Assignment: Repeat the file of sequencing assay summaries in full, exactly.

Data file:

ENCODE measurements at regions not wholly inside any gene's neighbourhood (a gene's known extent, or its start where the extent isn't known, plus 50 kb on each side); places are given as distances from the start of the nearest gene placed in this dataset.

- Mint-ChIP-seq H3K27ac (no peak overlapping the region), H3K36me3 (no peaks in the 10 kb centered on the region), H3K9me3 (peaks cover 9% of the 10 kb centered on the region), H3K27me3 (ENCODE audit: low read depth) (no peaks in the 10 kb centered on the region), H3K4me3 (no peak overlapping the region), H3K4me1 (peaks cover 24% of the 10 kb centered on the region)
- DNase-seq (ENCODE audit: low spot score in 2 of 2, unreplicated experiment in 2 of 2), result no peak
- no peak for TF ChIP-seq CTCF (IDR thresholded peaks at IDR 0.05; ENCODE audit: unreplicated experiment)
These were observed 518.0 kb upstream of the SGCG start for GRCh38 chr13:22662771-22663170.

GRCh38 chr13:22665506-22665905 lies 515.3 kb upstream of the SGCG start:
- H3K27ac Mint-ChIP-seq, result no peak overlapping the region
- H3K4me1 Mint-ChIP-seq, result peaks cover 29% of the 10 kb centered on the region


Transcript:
ENCODE measurements at regions not wholly inside any gene's neighbourhood (a gene's known extent, or its start where the extent isn't known, plus 50 kb on each side); places are given as distances from the start of the nearest gene placed in this dataset.

- Mint-ChIP-seq H3K27ac (no peak overlapping the region), H3K36me3 (no peaks in the 10 kb centered on the region), H3K9me3 (peaks cover 9% of the 10 kb centered on the region), H3K27me3 (ENCODE audit: low read depth) (no peaks in the 10 kb centered on the region), H3K4me3 (no peak overlapping the region), H3K4me1 (peaks cover 24% of the 10 kb centered on the region)
- DNase-seq (ENCODE audit: low spot score in 2 of 2, unreplicated experiment in 2 of 2), result no peak
- no peak for TF ChIP-seq CTCF (IDR thresholded peaks at IDR 0.05; ENCODE audit: unreplicated experiment)
These were observed 518.0 kb upstream of the SGCG start for GRCh38 chr13:22662771-22663170.

GRCh38 chr13:22665506-22665905 lies 515.3 kb upstream of the SGCG start:
- H3K27ac Mint-ChIP-seq, result no peak overlapping the region
- H3K4me1 Mint-ChIP-seq, result peaks cover 29% of the 10 kb centered on the region